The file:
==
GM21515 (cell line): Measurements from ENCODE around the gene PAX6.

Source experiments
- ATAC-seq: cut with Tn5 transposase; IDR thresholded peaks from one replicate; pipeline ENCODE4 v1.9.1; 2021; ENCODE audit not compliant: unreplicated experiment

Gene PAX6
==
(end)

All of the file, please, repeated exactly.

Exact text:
GM21515 (cell line): Measurements from ENCODE around the gene PAX6.

Source experiments
- ATAC-seq: cut with Tn5 transposase; IDR thresholded peaks from one replicate; pipeline ENCODE4 v1.9.1; 2021; ENCODE audit not compliant: unreplicated experiment

Gene PAX6